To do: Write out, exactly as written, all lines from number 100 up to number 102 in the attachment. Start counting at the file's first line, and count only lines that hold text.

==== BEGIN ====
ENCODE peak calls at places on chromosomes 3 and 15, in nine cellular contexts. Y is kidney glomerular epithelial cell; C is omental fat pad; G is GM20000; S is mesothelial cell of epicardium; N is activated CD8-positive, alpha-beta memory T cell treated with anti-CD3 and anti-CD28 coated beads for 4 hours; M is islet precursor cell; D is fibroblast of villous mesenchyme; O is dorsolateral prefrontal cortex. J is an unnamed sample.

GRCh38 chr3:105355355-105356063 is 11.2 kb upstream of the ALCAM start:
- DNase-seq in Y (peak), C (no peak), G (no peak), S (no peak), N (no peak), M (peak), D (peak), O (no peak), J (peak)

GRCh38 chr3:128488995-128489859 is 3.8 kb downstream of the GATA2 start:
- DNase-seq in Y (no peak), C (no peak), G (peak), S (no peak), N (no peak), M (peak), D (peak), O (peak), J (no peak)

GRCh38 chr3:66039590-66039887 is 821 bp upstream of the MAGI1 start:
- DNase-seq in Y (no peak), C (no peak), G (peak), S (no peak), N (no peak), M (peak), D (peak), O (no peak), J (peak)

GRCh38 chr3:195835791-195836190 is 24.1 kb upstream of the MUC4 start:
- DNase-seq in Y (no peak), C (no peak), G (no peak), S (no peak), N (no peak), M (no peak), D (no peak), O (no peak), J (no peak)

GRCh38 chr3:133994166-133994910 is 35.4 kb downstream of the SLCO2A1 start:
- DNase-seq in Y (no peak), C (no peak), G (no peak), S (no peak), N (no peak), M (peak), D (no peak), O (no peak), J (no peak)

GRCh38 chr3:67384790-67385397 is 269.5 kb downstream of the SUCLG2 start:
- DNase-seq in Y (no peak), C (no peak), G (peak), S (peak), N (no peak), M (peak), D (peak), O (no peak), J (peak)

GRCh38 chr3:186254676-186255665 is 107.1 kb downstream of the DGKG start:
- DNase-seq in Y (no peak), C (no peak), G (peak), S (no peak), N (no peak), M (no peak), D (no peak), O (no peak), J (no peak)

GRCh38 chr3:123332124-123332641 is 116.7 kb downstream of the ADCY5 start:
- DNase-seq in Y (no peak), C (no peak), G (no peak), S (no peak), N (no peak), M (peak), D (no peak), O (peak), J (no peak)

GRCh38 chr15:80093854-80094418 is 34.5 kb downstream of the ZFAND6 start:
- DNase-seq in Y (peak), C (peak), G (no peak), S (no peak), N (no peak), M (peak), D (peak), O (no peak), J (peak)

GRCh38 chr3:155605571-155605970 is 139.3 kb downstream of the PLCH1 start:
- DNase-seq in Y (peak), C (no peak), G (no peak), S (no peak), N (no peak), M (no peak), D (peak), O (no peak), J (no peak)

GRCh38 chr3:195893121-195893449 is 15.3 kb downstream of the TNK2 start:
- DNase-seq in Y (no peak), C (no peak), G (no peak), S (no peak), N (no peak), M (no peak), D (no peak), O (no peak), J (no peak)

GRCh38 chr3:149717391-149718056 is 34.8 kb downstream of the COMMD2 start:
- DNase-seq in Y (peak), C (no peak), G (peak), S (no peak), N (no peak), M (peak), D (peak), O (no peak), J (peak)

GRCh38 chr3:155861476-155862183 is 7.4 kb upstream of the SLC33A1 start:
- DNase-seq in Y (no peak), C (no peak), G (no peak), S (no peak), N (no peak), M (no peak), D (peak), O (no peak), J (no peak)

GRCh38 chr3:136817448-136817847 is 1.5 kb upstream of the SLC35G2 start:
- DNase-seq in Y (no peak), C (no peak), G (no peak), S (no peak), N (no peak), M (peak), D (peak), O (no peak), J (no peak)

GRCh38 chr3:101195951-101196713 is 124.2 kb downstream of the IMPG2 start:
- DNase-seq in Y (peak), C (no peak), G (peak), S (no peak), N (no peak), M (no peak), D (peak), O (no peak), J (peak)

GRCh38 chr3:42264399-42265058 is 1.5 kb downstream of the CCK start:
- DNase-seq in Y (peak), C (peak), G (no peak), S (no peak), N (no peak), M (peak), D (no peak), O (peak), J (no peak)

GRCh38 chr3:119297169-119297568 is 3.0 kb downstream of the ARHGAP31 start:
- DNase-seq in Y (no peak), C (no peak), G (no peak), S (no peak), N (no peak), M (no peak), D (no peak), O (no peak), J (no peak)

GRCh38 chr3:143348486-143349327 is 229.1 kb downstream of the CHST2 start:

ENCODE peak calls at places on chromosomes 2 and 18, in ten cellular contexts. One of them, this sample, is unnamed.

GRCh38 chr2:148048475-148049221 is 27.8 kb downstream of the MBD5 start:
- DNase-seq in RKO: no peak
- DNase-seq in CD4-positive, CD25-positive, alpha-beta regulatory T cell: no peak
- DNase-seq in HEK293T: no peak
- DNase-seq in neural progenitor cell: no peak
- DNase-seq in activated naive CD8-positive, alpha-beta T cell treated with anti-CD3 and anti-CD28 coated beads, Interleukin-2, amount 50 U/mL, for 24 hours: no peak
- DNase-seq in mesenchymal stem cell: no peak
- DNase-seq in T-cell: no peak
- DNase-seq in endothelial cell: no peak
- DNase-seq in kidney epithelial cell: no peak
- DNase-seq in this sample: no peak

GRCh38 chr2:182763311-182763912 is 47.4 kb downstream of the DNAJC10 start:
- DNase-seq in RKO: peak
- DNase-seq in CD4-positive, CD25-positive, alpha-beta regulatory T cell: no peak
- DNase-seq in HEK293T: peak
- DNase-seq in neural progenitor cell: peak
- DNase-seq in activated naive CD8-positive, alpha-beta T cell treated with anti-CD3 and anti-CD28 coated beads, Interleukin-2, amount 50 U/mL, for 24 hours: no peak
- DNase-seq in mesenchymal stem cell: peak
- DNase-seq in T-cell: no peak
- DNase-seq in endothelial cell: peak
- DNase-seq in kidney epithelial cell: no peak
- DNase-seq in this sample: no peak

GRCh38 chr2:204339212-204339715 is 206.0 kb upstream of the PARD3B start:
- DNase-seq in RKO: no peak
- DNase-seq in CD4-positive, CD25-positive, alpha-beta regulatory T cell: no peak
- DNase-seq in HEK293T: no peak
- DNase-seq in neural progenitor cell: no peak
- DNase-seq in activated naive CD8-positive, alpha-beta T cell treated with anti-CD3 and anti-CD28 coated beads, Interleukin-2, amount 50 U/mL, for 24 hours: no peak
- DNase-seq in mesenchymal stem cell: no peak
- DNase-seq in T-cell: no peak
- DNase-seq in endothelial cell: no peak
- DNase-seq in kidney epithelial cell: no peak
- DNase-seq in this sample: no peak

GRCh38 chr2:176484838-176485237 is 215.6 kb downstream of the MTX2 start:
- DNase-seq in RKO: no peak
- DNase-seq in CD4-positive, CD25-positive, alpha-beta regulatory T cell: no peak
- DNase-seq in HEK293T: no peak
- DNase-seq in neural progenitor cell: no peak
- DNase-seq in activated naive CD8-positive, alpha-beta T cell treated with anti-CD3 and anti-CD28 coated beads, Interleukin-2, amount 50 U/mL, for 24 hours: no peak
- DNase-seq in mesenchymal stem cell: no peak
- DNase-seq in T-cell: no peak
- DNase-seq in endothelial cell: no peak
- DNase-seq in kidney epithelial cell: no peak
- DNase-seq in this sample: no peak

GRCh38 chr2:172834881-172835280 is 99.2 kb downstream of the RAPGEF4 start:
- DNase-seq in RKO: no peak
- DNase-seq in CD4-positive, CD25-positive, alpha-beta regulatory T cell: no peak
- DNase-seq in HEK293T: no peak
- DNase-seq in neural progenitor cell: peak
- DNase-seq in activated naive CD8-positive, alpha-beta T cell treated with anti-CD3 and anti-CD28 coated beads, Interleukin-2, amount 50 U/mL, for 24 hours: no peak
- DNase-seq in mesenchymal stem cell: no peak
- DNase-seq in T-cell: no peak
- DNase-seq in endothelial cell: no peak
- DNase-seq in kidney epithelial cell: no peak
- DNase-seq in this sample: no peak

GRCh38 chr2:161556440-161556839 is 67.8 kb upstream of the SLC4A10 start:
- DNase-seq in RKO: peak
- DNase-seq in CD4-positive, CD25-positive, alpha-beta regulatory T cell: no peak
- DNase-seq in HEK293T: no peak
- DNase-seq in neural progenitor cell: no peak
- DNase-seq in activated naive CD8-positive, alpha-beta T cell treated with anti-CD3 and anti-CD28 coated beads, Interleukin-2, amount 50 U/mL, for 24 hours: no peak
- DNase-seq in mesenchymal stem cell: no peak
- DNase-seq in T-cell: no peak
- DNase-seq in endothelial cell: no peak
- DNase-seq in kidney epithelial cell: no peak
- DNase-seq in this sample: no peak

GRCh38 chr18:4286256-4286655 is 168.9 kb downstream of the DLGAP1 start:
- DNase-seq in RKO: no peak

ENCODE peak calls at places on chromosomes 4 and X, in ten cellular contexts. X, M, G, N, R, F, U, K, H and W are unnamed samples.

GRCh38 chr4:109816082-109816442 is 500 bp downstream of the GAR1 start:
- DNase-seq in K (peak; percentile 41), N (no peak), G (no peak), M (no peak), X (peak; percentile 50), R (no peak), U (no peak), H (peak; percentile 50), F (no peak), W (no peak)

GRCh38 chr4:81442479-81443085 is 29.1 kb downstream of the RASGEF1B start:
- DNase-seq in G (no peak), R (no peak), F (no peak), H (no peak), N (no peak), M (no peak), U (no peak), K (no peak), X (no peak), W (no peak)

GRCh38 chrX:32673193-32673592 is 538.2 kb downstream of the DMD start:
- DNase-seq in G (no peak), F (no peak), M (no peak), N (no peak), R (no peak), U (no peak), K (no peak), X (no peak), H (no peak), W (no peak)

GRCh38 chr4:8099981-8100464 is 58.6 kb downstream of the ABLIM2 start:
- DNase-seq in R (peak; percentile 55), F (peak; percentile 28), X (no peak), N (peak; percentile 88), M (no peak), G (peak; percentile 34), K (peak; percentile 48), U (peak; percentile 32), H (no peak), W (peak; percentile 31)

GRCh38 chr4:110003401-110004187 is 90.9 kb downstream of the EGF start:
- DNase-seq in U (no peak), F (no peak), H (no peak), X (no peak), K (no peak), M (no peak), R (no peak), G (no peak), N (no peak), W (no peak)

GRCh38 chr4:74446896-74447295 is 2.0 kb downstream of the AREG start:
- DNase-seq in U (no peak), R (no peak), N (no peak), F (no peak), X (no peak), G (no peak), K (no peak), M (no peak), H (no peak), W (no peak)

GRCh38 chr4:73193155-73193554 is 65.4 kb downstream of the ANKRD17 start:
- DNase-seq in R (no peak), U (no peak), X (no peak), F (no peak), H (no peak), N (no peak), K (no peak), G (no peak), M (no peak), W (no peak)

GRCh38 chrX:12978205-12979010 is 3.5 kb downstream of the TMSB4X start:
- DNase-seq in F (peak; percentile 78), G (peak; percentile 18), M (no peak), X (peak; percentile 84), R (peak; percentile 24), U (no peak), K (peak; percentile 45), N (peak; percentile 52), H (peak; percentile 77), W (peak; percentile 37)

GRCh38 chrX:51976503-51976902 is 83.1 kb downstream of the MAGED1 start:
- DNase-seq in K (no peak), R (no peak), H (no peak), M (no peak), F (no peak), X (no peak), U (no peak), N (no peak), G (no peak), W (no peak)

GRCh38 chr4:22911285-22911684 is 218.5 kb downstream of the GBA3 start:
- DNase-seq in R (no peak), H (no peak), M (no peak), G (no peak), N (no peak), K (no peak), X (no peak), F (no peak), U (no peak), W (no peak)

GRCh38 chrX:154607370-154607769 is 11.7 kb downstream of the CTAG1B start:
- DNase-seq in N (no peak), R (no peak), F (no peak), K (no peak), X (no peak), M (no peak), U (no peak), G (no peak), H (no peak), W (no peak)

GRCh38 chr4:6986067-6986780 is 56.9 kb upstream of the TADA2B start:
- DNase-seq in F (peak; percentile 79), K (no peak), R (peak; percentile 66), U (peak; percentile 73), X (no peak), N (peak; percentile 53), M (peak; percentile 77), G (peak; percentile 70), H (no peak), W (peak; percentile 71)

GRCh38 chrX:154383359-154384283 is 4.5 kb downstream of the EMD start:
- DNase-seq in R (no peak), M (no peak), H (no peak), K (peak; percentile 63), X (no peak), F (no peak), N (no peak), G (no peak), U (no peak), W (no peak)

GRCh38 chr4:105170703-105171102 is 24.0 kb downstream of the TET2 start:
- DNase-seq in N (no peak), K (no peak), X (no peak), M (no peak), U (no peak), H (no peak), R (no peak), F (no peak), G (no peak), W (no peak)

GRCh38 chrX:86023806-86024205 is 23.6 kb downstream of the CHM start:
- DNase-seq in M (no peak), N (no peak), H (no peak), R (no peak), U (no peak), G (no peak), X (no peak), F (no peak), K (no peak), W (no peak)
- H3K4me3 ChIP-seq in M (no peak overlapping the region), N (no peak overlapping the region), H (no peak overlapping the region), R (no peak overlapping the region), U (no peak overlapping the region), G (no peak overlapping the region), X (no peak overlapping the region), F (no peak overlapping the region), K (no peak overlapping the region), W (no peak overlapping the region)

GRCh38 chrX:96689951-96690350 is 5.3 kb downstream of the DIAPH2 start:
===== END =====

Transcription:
- DNase-seq in T-cell: no peak
- DNase-seq in endothelial cell: no peak
- DNase-seq in kidney epithelial cell: no peak